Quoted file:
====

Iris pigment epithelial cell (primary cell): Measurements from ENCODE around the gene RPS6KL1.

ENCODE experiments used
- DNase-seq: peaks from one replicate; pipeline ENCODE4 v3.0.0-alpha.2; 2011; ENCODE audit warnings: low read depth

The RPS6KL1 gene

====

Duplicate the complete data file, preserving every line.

Iris pigment epithelial cell (primary cell): Measurements from ENCODE around the gene RPS6KL1.

ENCODE experiments used
- DNase-seq: peaks from one replicate; pipeline ENCODE4 v3.0.0-alpha.2; 2011; ENCODE audit warnings: low read depth

The RPS6KL1 gene